Gold Mnaieion

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The mnaieion (lit. one mina) is an ancient gold coin of exceeding rarity which was minted as a fractional of the drachm. Commonly referred to as the octodrachm (8 drachms' worth) it is a gold coin of exceeding beauty characterized by its relatively large size and heft, with some examples weighing near an ounce by weight. Made of pure refined gold, it was minted along with the other denominations of the drachm by circa 220 BC onwards, although the production of such heavy and extremely valuable coins was limited at the time.

The height of the production of the mnaieion came about during the Ptolemaic reign of Egypt (circa 305 BC), when many examples of such coins were in limited circulations all throughout the Upper and Lower kingdoms of Egypt.

Decidedly influenced by Greek coinage, the mnaieion were typified by their highly detailed obverse busts and use of Grecian mythological symbols which would later be adopted by the standard coinage of the fledgling Roman Republic (the aureus). The mnaieion is an oddity of ancient coinage in that it possesses the highest value of its time – worth as much as a hundred silver drachms, or a mina (50 shekels) of silver. [1] Some rare finds depict the Ptolemaic dynasty along with an assortment of mythical and symbolical devices and legends that suggests that the mnaieion might not have been used as general currency in daily commerce.

One of the most noted finds of this rare example of ancient gold coinage was discovered in Israel, at Tell Kedesh, near the Lebanese border. The coin, dated back to circa 191 BCE was said to have been minted in Alexandria during the time of Ptolemy V. The gold coin, weighing nearly an ounce, bore the (reputed) image of the wife of Ptolemy the Second, Arsinoe II Philadelphus. A leading expert on the field, Dr Donal T. Ariel, suggests that the coin may have served a ceremonial purpose instead of a monetary one, owning to the extremely valuable nature of the coin which made it unavailable except for the most elite of individuals at the time. His hypotheses, stemming from the known fact of the deification of Arsinoe II by edict of her brother-husband Ptolemy II, may have influenced his idea of the coin being a religious 'offering' instead of a coin for general use. [2] The coin may have even been used as a type of temple currency, offerings acceptable only to shrines and temples but which was taboo if used for purchase. Ariel adds that compared to other coins dating from the same period, this certain mnaieion was comparable to other examples created during the Ptolemaic Dynasty which was reserved, if not for ritual use, then for personal use by the royals of the court in much the same way as bullion is now kept for the sake of investment.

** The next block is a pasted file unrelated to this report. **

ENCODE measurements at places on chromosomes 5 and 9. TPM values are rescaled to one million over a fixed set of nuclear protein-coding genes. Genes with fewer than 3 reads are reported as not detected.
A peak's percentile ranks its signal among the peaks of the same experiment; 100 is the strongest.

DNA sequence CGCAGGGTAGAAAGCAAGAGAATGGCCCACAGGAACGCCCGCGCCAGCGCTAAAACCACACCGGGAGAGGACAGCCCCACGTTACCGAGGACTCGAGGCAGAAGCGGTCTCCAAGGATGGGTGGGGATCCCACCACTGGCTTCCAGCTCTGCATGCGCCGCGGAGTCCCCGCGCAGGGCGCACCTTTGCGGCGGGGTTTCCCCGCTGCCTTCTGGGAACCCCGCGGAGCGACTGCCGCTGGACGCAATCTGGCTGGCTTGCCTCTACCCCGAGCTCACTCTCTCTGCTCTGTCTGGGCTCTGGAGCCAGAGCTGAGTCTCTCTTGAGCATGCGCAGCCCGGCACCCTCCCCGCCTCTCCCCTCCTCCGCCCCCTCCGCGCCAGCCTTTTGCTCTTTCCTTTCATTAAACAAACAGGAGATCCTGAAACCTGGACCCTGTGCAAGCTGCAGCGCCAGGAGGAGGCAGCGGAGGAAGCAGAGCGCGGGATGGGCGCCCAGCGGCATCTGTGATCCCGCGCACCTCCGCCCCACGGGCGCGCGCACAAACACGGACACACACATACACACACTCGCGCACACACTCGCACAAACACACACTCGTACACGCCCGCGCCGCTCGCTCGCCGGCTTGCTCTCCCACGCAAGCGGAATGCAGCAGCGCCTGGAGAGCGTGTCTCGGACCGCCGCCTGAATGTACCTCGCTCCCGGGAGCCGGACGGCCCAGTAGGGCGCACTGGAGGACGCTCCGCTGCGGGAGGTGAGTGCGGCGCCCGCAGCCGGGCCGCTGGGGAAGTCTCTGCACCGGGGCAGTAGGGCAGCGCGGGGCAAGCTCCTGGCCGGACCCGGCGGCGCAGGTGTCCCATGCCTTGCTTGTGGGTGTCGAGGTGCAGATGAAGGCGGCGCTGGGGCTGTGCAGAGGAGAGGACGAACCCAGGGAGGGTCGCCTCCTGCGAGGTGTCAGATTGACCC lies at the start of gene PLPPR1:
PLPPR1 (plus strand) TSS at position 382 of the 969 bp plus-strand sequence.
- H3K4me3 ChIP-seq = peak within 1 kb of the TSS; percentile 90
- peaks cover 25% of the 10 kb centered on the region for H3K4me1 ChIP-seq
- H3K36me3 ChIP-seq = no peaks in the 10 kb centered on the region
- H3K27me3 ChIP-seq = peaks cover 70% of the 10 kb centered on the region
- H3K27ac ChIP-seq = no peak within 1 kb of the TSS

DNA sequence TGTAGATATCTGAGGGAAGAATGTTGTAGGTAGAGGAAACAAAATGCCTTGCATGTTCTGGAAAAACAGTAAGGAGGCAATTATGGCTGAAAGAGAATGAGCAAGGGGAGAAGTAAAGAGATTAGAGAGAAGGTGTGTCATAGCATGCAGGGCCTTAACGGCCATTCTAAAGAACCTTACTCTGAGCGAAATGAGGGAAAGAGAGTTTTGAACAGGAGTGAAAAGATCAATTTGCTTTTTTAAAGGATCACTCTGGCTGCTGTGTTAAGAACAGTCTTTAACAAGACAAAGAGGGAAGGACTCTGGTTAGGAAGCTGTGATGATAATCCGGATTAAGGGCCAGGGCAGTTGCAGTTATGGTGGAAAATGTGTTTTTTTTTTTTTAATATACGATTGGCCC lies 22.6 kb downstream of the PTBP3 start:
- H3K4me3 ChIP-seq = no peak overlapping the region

Other examples of mnaieion / octodrachm are rare coins minted during the reign of Antiochus III (223 – 187 BC), Ptolemy III Euergetes (246 – 221 BC) as well as many other issues throughout the span of the Ptolemaic Dynasty. Because of their express use as either coins for investment or ritual, not many examples of mnaieion exist to this day, and rare pickings are highly sought after by collectors and investors alike.

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Content researched and created by Alexander Leonhart for ©

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